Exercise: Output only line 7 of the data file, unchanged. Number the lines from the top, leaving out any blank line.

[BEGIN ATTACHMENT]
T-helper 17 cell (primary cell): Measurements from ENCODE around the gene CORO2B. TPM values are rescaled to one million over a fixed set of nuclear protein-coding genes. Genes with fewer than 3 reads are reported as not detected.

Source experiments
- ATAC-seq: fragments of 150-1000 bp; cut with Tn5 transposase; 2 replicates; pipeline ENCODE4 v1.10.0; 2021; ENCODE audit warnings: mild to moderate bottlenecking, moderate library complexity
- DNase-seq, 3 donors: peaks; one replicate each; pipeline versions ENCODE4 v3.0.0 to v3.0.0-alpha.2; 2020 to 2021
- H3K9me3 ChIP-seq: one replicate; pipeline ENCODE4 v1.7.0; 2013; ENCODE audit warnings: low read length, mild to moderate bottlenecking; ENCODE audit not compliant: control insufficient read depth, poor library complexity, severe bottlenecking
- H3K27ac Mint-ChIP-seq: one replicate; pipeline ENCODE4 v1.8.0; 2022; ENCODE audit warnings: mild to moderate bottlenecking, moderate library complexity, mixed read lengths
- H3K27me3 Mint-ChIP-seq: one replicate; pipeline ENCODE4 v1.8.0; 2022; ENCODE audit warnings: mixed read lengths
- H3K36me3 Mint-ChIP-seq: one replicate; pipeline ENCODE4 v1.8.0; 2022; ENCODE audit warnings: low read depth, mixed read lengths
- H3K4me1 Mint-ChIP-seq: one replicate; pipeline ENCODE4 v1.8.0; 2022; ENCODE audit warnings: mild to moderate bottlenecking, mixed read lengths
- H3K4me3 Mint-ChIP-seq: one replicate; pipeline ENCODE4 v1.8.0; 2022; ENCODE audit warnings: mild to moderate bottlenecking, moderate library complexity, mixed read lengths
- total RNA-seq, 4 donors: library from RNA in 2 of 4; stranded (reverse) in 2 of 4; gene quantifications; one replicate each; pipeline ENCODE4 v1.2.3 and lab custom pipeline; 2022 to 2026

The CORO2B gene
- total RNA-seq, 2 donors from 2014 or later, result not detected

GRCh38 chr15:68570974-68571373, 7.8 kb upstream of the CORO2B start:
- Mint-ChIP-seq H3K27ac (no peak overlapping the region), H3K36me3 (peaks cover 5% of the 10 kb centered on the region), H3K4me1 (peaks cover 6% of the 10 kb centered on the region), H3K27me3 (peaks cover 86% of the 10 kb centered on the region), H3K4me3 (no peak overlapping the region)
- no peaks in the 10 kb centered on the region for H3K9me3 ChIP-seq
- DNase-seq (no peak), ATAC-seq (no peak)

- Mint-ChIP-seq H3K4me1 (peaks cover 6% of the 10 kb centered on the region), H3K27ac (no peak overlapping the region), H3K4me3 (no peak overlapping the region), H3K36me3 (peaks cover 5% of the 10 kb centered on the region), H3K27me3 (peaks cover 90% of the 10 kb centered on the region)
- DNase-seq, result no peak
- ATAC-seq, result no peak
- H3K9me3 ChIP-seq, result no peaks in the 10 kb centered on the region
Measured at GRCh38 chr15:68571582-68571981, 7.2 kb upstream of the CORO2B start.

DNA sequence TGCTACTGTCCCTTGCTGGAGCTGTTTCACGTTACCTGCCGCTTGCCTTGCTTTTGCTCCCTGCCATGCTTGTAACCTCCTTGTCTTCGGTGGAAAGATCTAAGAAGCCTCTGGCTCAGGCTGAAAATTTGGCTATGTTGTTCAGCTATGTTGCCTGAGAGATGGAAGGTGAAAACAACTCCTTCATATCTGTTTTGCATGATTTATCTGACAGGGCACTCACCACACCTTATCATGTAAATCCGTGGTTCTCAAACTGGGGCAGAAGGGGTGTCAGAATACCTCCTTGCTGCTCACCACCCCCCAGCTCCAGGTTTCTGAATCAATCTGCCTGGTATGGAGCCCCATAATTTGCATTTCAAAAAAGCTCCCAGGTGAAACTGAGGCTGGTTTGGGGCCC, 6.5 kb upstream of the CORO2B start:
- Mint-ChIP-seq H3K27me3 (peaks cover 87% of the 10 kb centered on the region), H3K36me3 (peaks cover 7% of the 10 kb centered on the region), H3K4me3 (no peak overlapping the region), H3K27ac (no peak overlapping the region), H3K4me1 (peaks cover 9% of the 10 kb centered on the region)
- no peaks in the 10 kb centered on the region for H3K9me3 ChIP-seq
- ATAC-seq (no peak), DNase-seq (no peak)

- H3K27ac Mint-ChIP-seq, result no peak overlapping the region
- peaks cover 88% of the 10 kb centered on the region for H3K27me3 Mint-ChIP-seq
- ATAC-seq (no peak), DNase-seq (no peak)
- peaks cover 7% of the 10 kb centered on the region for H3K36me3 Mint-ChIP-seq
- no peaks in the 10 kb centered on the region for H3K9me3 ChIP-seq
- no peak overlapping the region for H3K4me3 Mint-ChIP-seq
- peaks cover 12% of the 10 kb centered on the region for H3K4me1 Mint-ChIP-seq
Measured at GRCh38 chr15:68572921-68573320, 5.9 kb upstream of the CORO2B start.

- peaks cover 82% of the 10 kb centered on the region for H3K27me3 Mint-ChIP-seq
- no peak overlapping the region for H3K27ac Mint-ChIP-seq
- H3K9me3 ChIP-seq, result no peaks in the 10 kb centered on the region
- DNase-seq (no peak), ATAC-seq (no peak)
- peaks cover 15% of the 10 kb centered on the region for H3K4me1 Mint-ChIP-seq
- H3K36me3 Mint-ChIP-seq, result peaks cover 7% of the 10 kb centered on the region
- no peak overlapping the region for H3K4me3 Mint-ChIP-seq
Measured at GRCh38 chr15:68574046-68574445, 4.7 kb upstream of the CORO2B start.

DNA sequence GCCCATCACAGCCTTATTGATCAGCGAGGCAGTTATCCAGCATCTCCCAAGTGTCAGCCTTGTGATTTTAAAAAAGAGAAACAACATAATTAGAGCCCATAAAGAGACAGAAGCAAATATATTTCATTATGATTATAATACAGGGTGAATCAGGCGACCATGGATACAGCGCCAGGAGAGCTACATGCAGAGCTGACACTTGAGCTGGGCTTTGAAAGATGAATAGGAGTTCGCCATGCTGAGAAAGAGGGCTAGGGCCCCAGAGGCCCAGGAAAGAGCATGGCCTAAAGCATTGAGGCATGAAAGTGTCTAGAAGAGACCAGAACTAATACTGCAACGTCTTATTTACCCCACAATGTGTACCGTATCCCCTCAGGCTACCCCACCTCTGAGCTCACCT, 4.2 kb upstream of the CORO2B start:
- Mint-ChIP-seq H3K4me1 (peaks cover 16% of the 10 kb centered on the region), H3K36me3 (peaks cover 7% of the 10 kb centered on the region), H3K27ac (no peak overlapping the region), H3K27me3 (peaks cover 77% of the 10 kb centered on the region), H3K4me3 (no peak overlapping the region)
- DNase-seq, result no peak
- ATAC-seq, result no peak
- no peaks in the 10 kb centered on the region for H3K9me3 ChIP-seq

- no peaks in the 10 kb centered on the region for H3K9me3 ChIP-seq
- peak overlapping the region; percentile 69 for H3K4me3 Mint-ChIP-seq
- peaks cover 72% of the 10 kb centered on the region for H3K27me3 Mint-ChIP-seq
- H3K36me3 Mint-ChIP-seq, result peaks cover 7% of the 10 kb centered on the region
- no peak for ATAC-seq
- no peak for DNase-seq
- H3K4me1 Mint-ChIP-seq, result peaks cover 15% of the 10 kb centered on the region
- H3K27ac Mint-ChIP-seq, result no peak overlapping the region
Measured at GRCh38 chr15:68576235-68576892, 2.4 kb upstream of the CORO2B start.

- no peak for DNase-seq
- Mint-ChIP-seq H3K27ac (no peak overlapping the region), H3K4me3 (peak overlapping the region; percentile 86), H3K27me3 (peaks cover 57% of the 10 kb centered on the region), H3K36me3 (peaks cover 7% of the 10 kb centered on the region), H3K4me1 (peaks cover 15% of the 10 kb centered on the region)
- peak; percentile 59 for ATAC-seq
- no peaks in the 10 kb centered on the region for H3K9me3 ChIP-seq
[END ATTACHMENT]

- H3K27me3 Mint-ChIP-seq: one replicate; pipeline ENCODE4 v1.8.0; 2022; ENCODE audit warnings: mixed read lengths